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Posts: 125
Reply with quote  #1 

Good news! I got an second updated copy of this book from NetGalley, and it's a perfect and complete edition!


A mostly wonderful new start for Michael Connelly. He's created a new protagonist, Reneé Ballard, who is tough and smart and, best of all, not a Bosch-clone. When long-series authors create new characters, they are often just re-skinnings of their most successful leads. In this case, Reneé stands and thinks on her own. Well done!

And the new Reneé is set in the familiar police-world-L.A. that we know and love from Bosch. The detailed police work, the gritty streets of L.A., the rarified big houses up in the hills, the terrific mysteries and villains, the hidden truths. All terrific here, all clearly shouting MICHAEL CONNELLY IS THE BEST.

We also see Connelly's crime tales brought fully into the 21st century. The detail on smartphone, police database and information technology capabilities shows he's done some real work to update his world. Well done! I very much enjoyed not just the modern tech, but Connelly's confidence and understanding of it, and how it affects the action and plot. Wonderful!

In The Late Show we have three or four main plots, a bit more than the usual Bosch.
a) Credit card theft
b) Assault on prostitute
c) Gang murder in a club
d) sub-plot of Ballard's betrayal by her ex-partner and boss

ALL of these are masterfully woven together, paced perfectly, unlike the badly flawed The Wrong Side of Goodbye. Although that book has, perhaps, my favourite title of all Bosch (The Concrete Blonde comes close), the book's structure and pacing were terrible. The plots were interwoven very poorly, which I attribute to Connelly's being distracted by the superb Amazon Bosch tv series.

As I said, the plots/stories in this book are woven so well, with just the right amount of page coverage of each plot before switching to another, and then to the next. Superbly done. The overall pacing is terrific. I read The Late Show in one day, interrupted only by chores and meals. What great fun, and so nice to see Connelly back in form!

I'm happy to report that the latest preview copy I have is perfect; no production errors. Thank you, NetGalley.

Quotes and notes:

1. Ballard feels "her mission" - superb!
The adrenaline jolt Ballard had felt earlier now turned into a locomotive charging through her veins. To her mind, Trent was no longer just a person of interest. The train had gone by that stop. She believed he was her man, and there was nothing quite like that moment of knowing. It was the Holy Grail of detective work. It had nothing to do with evidence or legal procedure or probable cause. It was just knowing it in your gut. Nothing in her life beat it. It had been a long time coming to her on the late show but now she felt it and she knew deep down it was the reason she would never quit, no matter where they put her or what they said about her.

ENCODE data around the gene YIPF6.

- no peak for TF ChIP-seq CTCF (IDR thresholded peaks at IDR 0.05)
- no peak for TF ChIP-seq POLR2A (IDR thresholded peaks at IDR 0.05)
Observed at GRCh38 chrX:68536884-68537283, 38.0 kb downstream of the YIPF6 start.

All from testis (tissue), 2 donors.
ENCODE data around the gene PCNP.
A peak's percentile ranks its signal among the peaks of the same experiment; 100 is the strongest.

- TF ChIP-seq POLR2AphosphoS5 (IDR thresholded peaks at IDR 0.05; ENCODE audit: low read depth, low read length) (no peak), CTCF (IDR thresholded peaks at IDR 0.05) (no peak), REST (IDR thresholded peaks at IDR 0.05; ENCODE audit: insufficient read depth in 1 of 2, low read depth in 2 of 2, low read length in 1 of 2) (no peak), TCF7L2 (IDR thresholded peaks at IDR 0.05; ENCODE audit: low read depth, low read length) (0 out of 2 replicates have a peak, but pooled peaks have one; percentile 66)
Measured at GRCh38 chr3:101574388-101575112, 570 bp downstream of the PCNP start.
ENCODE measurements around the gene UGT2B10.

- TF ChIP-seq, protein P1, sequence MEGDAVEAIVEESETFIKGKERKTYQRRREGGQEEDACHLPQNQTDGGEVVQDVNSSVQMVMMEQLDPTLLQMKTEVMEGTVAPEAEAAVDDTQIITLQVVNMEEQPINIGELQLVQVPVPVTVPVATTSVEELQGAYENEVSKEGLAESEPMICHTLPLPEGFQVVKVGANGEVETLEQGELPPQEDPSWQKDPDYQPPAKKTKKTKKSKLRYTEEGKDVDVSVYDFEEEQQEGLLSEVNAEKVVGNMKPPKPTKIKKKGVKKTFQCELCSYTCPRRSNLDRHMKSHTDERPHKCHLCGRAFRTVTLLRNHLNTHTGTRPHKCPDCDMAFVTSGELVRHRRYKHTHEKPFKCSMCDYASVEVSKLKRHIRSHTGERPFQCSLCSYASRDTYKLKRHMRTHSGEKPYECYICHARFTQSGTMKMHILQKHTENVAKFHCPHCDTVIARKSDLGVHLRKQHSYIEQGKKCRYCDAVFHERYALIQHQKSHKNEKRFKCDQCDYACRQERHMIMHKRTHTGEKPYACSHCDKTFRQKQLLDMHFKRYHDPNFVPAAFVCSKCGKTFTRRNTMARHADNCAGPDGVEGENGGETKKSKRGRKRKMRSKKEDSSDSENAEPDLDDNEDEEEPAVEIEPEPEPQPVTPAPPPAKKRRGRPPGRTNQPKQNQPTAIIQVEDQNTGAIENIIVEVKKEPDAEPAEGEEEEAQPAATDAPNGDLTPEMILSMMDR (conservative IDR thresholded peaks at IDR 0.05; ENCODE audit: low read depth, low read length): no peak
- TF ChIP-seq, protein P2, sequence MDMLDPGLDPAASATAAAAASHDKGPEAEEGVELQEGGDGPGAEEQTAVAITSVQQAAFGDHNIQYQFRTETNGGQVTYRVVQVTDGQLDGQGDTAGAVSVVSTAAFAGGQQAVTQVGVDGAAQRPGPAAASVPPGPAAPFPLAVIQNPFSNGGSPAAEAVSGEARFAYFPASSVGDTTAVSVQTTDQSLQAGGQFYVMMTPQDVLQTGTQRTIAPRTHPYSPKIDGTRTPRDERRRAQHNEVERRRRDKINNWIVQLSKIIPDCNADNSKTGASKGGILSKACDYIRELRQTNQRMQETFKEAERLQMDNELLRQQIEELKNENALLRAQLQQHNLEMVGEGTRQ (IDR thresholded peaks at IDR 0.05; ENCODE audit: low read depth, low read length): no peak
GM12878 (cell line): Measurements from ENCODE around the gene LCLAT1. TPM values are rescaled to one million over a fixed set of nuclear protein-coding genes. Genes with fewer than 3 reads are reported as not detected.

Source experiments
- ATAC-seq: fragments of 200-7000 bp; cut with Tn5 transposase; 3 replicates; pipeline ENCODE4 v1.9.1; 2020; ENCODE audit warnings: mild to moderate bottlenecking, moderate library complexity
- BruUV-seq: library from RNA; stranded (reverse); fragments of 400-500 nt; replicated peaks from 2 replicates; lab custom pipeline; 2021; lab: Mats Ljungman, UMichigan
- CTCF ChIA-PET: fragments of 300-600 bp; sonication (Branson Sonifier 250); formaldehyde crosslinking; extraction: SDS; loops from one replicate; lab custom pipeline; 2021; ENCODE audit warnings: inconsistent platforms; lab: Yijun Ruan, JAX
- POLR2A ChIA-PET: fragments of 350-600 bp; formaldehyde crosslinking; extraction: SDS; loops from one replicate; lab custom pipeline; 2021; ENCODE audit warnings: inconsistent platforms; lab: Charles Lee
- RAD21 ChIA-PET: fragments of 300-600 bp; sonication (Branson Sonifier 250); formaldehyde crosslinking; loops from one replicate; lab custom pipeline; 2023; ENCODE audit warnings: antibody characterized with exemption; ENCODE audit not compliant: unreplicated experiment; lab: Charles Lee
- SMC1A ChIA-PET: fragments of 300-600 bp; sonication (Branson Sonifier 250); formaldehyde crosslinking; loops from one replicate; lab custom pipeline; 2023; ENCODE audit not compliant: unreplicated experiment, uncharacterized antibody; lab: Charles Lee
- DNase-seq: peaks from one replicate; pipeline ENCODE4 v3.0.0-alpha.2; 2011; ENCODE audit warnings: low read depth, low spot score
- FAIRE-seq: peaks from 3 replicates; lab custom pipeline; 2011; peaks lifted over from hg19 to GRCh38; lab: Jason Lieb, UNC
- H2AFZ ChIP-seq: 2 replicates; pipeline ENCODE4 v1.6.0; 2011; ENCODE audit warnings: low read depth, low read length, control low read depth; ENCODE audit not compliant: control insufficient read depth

2. Classic Connelly Introspection -
... the scent of adrenalized perspiration left in her blouse from that moment when Nettles left the room and she saw he had a gun. She paused for a moment to relive that thrill. The feeling was addictive and dangerous, and she wondered whether there might be something wrong with her for craving it.

3. The binding of victim and detective - Classic Connelly - Wonderful -
Ballard felt that she had let her down by putting her own agenda with Chastain first. It went to the sacred bond that existed between homicide victims and the detectives who speak for them. It wasn’t Ballard’s case but Haddel was her victim and the bond was there.

4. There are just-enough cross-links with Bosch, both in characters and events, to be satisfying
She had played the part in an episode of a television show called [b]Bosch, which Ballard knew was based on the exploits of a now-retired LAPD detective who had formerly worked at RHD and the Hollywood detective bureau.[/i]

5. The continuation of The Mission, across time and authors - love it
Ballard had been in "The Dancers" and knew the club got its name from a club in the great L.A. novel The Long Goodbye.

W Donelson

Posts: 34
Reply with quote  #2 
"It's almost as if Connelly got tired of this book (we've seen this before, especially in older authors, ref: Robert B. Parker's later Spenser books) and just swept all the potentially great plot resolutions into a bucket. Very upsetting, really."

add Grisham and others

It is amazing actually to see staying power in older authors like Herman Wouk. Half a century after Cain Mutiny he still writes good if not greate books.

I'll wait for the Bosch book coming in... what? November?

Posts: 125
Reply with quote  #3 
I'm happy to report that the final preview copy I received last week is perfect in every way!
W Donelson
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